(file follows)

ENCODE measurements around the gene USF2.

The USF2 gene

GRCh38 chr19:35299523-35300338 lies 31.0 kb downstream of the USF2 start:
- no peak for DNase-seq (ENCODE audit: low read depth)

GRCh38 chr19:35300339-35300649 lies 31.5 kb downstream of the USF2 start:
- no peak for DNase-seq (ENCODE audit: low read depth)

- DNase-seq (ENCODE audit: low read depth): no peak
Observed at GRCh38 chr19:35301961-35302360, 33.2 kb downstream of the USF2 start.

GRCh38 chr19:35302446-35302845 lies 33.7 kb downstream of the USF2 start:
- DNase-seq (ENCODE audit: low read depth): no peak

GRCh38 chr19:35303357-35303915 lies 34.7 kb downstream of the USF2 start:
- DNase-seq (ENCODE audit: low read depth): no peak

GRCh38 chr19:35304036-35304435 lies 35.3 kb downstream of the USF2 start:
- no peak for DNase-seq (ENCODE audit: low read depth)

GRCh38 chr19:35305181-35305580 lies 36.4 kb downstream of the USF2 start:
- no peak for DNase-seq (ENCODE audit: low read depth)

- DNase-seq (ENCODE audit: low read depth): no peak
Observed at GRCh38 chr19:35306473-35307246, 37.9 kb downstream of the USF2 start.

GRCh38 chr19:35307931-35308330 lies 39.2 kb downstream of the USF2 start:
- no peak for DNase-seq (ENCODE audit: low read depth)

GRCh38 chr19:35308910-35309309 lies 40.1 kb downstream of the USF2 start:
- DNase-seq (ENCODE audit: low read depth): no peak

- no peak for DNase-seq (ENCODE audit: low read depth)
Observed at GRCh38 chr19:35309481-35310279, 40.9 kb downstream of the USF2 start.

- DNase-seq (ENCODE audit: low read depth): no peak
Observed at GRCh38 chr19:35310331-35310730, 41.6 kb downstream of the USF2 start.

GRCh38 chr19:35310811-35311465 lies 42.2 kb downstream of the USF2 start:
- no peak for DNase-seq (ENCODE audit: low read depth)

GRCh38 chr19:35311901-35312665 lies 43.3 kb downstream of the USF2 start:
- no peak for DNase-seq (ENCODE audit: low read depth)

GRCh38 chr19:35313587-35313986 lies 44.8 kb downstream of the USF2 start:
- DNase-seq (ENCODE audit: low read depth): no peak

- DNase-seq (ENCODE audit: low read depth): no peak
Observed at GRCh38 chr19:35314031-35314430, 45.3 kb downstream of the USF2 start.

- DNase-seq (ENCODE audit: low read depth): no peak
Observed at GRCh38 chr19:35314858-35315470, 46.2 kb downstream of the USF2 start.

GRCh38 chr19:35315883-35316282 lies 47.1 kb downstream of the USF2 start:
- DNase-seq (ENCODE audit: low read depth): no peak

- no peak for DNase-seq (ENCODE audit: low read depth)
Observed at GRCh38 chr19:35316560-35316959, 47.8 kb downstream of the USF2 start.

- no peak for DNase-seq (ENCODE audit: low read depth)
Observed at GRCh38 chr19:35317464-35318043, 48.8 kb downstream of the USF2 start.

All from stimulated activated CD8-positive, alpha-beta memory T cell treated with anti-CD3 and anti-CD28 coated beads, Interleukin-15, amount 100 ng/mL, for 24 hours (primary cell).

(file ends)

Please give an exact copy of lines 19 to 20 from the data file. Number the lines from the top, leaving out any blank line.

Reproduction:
GRCh38 chr19:35307931-35308330 lies 39.2 kb downstream of the USF2 start:
- no peak for DNase-seq (ENCODE audit: low read depth)